Despite the Issei’s hard work in the early twentieth century, envy and racial discrimination led to increasing anti-Japanese attitudes on the West Coast, much as the sentiment had developed against perceived Chinese competition. Residents of Mountain Home, Nampa, and Caldwell, Idaho drove out Japanese workers, and white mobs near Coeur d’Alene and in Portland threatened Japanese railroad workers. Tensions led to the so-called “Gentleman’s Agreement” between the U.S. and Japan that effectively limited after 1908 the numbers of laborers that could emigrate from Japan. Instead, the two governments allowed wives and brides to join earlier male immigrants in the United States, changing the character of the immigrant community.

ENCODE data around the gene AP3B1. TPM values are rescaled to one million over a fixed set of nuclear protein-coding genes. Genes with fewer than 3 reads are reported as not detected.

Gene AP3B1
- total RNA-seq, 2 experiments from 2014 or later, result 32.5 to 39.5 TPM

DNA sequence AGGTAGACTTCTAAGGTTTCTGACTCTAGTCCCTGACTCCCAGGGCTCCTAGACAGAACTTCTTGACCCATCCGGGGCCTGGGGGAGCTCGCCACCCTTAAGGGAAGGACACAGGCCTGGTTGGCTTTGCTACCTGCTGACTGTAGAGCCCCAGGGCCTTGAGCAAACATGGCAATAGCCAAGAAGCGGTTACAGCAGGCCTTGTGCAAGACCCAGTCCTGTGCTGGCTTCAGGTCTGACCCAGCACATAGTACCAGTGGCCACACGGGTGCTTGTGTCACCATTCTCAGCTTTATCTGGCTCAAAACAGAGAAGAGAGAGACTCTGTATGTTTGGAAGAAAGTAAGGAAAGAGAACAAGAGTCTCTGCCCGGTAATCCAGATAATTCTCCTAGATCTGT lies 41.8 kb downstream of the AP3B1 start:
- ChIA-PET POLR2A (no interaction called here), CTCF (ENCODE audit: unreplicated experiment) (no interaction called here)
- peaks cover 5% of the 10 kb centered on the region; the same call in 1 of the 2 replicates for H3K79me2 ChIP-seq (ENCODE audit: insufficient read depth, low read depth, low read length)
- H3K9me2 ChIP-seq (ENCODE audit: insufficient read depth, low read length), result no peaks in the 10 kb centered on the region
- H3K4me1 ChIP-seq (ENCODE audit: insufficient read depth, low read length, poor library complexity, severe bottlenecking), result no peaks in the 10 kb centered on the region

Many Issei women were disappointed with their new homes, far from families and friends, which often required enduring discrimination and hard work to survive. Teiko Tomita’s family arranged a marriage with Masakazu Tomita, a farmer near Wapato. In 1921 she arrived with her new husband in Washington and found that their primitive cabin had neither electricity nor water, to which she had been accustomed in Japan. Henry Fujii had saved enough money to return to Japan to marry and brought his new wife to Idaho. Fumiko Mayeda Fujii encountered a crude cabin on the Emmett, Idaho farm that her new husband leased, which she had to share with his partner and family. She had to learn a range of new skills, including baking bread, sewing, and speaking English. Linda Tamura found in oral history interviews with Hood River Issei that immigrant women, who hoped for adventure and prosperity, were often disappointed with American food, their dirty and uncomfortable surroundings, and their much older husbands. They were overwhelmed with loneliness as well as strenuous physical labor.